PFF’s Top 101 of 2012: 70 to 61
As we approach the halfway mark of the countdown it becomes clear just how good you have to be to make this list - this installment is headed by a ...
PFF’s Top 101 of 2012: 70 to 61
So next up we’re moving it along and getting to those who finished between 70 and 61.
As ever this list is built on some strict criteria, so it’s worth remembering;
– This is based solely on 2012 play. Nothing that happened in years previous was accounted for.
– This is created with an “all-positions created equal” mantra, so it asks for a leap of faith that you assume a guard is an important as a quarterback (there are some exceptions here with more situational roles not quite as equal)
Now, let’s get to the ranking!
(Last year’s ranking in brackets)
70. Ben Roethlisberger, QB, Pittsburgh Steelers (48th)
Some might remember the end of the Steelers’ season for a couple of costly interceptions from Big Ben. But that does a disservice to the work he did in getting Pittsburgh to a place where they were in contention for the playoffs. Roethlisberger overcame some lackluster pass protection to make the kind of big plays that only he can. If not for injury things could have been very different, not only on this list, but for the Steelers’ season.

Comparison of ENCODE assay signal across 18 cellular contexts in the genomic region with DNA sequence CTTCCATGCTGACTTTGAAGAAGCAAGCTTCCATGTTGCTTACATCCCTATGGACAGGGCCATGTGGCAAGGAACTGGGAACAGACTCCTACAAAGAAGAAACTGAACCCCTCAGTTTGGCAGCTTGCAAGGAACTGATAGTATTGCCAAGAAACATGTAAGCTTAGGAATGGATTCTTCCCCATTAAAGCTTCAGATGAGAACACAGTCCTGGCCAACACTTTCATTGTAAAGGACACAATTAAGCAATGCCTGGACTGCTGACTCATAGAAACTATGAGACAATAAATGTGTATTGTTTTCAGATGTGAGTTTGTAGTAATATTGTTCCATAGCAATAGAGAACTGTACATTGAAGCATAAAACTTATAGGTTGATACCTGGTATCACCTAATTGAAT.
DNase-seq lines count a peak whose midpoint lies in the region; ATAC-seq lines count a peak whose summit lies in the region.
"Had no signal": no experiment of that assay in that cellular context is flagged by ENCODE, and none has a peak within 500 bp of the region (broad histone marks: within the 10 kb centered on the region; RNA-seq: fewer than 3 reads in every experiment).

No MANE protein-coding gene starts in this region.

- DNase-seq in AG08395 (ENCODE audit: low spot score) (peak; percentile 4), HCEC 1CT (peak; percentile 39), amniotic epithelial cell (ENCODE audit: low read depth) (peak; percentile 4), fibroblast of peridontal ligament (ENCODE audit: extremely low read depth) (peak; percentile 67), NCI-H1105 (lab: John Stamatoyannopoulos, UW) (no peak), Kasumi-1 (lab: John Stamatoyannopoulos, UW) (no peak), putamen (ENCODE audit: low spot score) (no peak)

Best Performance: Week 14 versus San Diego, +7.3
Key Stat: His +14.8 grade under pressure was the highest of all quarterbacks.
69. Charles Johnson, DE, Carolina Panthers (Unranked)
Since his breakout 2010 season saw Johnson get a mega contract he hasn’t quite looked like the same player. However, after a disappointing 2011 he was a lot closer to his best, even if his work in the run game was something underwhelming. Instead, it’s the work Johnson did rushing the passer that really stood out, where his pass rushing grade was the second-highest of all 40-3 defensive ends.
Best Performance: Week 10 versus Denver, +5.6
Key Stat: His 75 quarterback disruptions were the third-most of any 4-3 defensive end.
68. Nick Fairley, DT, Detroit Lions (Unranked)
When Fairley was on the field there were few better players. But therein lie one of the two problems with him (the other were the ridiculous 11 penalties). He managed only 511 snaps. In some ways that makes the +19.2 grade he got all the more impressive, and acts as a nice tease for what the Lions can expect in the upcoming years. A real fine player whether he’s rushing the passer or hunting down ball carriers.
Best Performance: Week 11 versus Green Bay, +7.3
Key Stat: His 9.4 Pass Rushing Productivity rating was the second-highest score of all defensive tackles.
67. Derrick Johnson, LB, Kansas City Chiefs (28th)
While the Chiefs suffered a disappointing 2012, it wasn’t for the efforts of Johnson. As impactful against the run as any defender in the league, Johnson was as good as it gets finding his way to the ballcarrier. Whether he be working through traffic or shedding blocks, it was an exhibition of what makes a great run defender in the 3-4.
Best Performance: Week 10 at Pittsburgh, +5.9
Key Stat: His 60 defensive stops in the run game were the most of any inside linebacker.
66. Anthony Spencer, OLB, Dallas Cowboys (Unranked)